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  • Novel Immune Responses Identified in Early COVID-19 Exposure

    Recent research has identified novel immune responses that help explain why some individuals avoid contracting COVID-19 despite exposure. Utilizing single-cell sequencing, scientists from the Wellcome Sanger Institute, University College London (UCL), Imperial College London, and the Netherlands Cancer Institute conducted an in-depth study on immune responses to SARS-CoV-2 in healthy adult volunteers. This work was part of the world's first COVID-19 human challenge study and was published on June 19 in Nature.

    Comprehensive Study on SARS-CoV-2 Immune Response
    The research aimed to capture immune responses from the initial exposure to the SARS-CoV-2 virus in immunologically naïve individuals. As part of the UK COVID-19 Human Challenge study, 36 healthy adults without prior COVID-19 history were exposed to the virus through their nasal passages. The researchers meticulously monitored immune responses in the blood and nasal lining of these volunteers, generating a dataset of over 600,000 individual cells using single-cell sequencing.

    Dr. Rik Lindeboom, co-first author from the Netherlands Cancer Institute, emphasized the uniqueness of this opportunity: “This was an incredibly unique opportunity to see what immune responses look like when encountering a new pathogen – in adults with no prior history of COVID-19, in a setting where factors such as time of infection and comorbidities could be controlled.”

    Discovery of Unique Immune Responses
    The study revealed previously unreported immediate virus detection responses. Notably, it identified the activation of specialized mucosal immune cells in the blood and a reduction in inflammatory white blood cells, typically involved in pathogen destruction. Some participants who immediately cleared the virus did not exhibit the usual widespread immune response but showed subtle, unique innate immune responses. High activity levels of the gene HLA-DQA2 before exposure were suggested to play a role in preventing sustained infection.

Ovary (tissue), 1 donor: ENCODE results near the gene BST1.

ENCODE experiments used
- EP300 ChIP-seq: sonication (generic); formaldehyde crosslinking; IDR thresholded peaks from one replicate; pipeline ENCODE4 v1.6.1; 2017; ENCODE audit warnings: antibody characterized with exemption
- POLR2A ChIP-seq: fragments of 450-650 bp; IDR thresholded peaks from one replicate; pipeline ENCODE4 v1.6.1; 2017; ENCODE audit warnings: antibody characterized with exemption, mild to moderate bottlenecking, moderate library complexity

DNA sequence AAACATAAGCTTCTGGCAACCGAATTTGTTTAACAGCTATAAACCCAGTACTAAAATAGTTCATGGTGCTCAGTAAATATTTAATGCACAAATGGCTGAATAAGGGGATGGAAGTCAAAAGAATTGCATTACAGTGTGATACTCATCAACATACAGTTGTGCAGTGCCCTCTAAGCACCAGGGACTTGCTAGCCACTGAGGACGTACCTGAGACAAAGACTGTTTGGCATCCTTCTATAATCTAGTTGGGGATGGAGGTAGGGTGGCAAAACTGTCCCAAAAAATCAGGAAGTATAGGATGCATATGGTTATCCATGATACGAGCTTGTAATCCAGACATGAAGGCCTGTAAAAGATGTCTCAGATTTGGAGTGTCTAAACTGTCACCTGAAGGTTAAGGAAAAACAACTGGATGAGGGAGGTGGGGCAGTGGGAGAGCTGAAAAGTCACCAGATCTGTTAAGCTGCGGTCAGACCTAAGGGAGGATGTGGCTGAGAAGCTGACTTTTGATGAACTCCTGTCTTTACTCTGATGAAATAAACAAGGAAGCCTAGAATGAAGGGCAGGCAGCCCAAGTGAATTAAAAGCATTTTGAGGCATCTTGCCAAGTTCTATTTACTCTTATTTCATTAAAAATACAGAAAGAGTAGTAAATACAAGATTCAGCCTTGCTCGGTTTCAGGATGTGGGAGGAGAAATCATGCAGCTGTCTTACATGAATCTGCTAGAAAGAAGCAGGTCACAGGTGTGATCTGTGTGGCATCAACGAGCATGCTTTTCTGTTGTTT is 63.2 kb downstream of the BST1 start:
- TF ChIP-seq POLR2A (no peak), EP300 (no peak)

In contrast, individuals who developed a sustained infection showed a rapid immune response in the blood but a slower response in the nasal passages, allowing the virus to establish itself there. The researchers also identified common patterns among activated T cell receptors, providing insights into immune cell communication and the potential for developing targeted T cell therapies for COVID-19 and other diseases.

    Dr. Marko Nikolić, senior author from UCL, stated, “These findings shed new light on the crucial early events that either allow the virus to take hold or rapidly clear it before symptoms develop. We now have a much greater understanding of the full range of immune responses, which could provide a basis for developing potential treatments and vaccines that mimic these natural protective responses.”

    Implications for Future Research and Therapies
    The study contributes significantly to the Human Cell Atlas initiative, which aims to map every cell type in the human body. Dr. Sarah Teichmann, co-founder of the Human Cell Atlas, highlighted the importance of this work: “As we’re building the Human Cell Atlas we can better identify which of our cells are critical for fighting infections and understand why different people respond to coronavirus in varied ways.”

    The findings underscore the value of human challenge models in understanding immune responses to infectious diseases. Shobana Balasingam from Wellcome's Infectious Disease team remarked on the broader implications of the study: “Human challenge models are an invaluable way to build our understanding of how the body responds to infectious disease... We need to understand how factors like natural exposure to the disease affect the body’s response to the virus or a vaccine. Therefore it is crucial studies like this expand to low-resource settings where diseases are endemic, to ensure we are developing context-specific tools and therapeutics that work for those most vulnerable.”


    Publication Details
    Lindeboom, R.G.H., Worlock, K.B., Dratva, L.M. et al. Human SARS-CoV-2 challenge uncovers local and systemic response dynamics. Nature (2024). https://doi.org/10.1038/s41586-024-07575-x​

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